“A lot of people struggle even getting to that point - they are not listened to and are dismissed, so you are up against a massive hill from the start.”

Miriam says that the physio team who have looked after her at a Long Covid clinic has been “fantastic” - and even arranged mobility aids for her home. But she says continued investment in research for the best way to help people in her situation is vital - as well as the support of society at large.

People want to have normality and ignore problems unless it affects them directly - and that's normal human behaviour. But that’s why I think it's really important to have the awareness day for Long Covid.

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“Just remember that everyone's got their own story and everyone is struggling with their own stuff - so if you see someone struggling, help. And just be kind.”


The National Institute for Clinical Excellence defines Long Covid – or post-Covid syndrome as “signs and symptoms that develop during or after Covid-19 and continue for more than 12 weeks and are not explained by an alternative diagnosis”.

Symptoms that last between four and 12 weeks are classed as “ongoing symptomatic Covid-19”.

According to an Office for National Statistics survey in July 2023, of those respondents who self-reported Long Covid, the most common symptoms were:

***weakness or tiredness (60 percent);

***shortness of breath (48 percent);

***muscle ache (42 percent);

***difficulty concentrating (37 percent)

*** joint pain (34 percent).

Other synptoms listed by the NHS include:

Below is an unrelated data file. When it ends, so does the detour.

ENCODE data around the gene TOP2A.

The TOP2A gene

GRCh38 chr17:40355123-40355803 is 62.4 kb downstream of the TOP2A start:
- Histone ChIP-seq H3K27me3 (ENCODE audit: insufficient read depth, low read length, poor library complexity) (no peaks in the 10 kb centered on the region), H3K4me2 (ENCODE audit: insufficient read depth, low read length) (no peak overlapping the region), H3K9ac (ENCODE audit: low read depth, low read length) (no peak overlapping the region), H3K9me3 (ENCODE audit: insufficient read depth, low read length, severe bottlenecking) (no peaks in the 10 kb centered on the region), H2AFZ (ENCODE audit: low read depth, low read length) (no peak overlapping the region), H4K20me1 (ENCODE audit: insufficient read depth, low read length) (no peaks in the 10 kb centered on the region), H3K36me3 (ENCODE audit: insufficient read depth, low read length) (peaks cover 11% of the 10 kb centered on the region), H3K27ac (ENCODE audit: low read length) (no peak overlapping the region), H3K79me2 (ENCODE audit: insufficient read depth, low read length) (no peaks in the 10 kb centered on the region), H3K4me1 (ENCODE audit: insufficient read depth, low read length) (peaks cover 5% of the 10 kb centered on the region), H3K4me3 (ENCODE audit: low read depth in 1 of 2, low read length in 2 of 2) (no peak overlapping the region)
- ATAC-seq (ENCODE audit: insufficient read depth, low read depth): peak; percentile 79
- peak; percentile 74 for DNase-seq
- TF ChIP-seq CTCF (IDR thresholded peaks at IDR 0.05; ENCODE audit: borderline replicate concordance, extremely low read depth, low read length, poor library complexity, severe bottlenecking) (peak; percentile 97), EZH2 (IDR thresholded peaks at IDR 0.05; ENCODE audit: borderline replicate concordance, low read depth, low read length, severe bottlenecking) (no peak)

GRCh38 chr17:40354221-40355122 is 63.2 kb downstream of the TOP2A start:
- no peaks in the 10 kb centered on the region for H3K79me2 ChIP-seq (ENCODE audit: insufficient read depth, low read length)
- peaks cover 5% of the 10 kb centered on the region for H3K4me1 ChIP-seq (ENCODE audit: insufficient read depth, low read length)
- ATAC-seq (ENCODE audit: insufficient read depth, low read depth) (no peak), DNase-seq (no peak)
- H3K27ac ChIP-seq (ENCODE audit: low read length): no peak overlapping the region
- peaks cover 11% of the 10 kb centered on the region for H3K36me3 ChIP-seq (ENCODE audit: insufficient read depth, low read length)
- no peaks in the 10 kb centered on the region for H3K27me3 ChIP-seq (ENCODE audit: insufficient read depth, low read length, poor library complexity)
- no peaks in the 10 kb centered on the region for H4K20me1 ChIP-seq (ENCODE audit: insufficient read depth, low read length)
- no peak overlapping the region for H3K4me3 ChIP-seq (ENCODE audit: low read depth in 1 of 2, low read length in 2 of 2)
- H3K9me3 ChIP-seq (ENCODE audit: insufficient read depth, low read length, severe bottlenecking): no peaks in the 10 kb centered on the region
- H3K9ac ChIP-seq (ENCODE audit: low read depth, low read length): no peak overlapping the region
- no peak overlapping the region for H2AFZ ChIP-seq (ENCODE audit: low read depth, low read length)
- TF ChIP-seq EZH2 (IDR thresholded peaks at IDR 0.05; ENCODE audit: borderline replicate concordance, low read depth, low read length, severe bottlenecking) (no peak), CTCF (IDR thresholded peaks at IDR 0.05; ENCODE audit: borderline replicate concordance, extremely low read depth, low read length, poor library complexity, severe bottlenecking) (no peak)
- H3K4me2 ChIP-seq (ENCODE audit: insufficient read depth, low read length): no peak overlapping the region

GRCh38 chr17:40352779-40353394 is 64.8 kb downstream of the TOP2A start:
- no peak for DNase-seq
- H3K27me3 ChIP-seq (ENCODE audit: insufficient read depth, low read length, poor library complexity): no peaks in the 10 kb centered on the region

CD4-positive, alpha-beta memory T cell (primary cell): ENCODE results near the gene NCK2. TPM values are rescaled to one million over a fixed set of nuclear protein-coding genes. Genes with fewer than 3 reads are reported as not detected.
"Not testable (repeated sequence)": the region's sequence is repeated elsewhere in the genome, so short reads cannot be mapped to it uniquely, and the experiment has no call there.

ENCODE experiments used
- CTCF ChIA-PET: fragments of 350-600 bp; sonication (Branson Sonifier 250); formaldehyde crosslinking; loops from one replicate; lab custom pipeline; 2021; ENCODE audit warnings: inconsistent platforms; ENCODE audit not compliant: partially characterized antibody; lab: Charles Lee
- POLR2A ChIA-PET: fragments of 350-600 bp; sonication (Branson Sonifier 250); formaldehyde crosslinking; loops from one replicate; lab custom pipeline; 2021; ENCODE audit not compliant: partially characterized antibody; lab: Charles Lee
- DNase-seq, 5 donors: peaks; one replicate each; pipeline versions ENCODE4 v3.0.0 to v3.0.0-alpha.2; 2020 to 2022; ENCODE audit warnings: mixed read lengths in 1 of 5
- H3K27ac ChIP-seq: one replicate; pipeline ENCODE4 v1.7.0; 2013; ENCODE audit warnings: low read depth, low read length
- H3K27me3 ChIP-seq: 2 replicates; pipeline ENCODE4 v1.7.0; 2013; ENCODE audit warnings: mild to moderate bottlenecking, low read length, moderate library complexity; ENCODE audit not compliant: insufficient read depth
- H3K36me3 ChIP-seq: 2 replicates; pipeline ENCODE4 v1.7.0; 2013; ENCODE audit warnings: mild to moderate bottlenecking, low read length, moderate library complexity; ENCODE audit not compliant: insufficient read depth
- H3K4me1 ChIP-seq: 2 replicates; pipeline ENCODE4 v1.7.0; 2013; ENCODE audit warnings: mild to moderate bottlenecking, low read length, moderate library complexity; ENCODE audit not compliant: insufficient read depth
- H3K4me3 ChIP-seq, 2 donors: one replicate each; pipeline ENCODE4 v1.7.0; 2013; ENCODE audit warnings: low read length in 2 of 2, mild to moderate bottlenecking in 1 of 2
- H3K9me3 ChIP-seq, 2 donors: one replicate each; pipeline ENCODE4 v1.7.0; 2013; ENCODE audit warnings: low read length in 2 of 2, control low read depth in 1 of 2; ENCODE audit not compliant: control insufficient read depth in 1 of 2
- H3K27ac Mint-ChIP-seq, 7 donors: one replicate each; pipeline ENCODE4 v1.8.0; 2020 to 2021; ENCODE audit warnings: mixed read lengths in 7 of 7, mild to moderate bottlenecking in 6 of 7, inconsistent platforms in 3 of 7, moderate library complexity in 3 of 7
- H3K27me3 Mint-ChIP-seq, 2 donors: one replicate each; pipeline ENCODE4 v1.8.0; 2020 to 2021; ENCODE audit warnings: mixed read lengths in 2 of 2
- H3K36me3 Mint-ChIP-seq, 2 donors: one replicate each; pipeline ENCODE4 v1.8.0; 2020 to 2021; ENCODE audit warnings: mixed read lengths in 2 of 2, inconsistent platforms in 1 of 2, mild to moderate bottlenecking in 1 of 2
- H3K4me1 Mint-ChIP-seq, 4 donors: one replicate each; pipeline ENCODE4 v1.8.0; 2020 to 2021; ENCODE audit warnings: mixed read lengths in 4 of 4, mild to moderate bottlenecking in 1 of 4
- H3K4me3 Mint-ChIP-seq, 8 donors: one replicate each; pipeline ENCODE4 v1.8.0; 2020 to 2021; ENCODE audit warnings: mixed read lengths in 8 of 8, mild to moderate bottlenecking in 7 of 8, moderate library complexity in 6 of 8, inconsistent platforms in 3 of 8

***chest pain or tightness;

***difficulty sleeping;

***heart palpitations;


***pins and needles;

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***feeling sick, diarrhoea, stomach aches and loss of appetite.


Responsibility for post-Covid services will have shifted from a national level to the NHS’s regional integrated care boards (ICBs) by the end of the month.

A spokesperson for the Lancashire and South Cumbria ICB said: ““The Long Covid clinics are provided by multi-disciplinary teams, which include nursing, physiotherapy, occupational therapy, respiratory support [and] psychological support - and cover the full ICB area.

“The teams cover: Morecambe Bay, including south Lakeland, the Fylde Coast, Central Lancashire, East Lancashire, including Blackburn with Darwen, and West Lancashire. All can be accessed by referral by GP.”

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NHS England referred the LDRS to the ICB when approached for comment.


A Department of Health and Social Care spokesperson said: “Long Covid can have a debilitating impact on people’s physical and mental health, that’s why we have backed our world-leading scientists with over £50 million to better understand it and identify new treatments.

“NHS England has also invested £314 million to expand treatment and rehabilitation services, establishing 100 long Covid services for adults and 13 specialist paediatric hubs for children and young people.”


Anyone who is concerned about long-lasting symptoms after having had Covid should contact their GP.

The Long Covid Support group website also has advice and information – longcovid.org

Peer support is available in Lancashire via Brain Health Breakthrough CIC.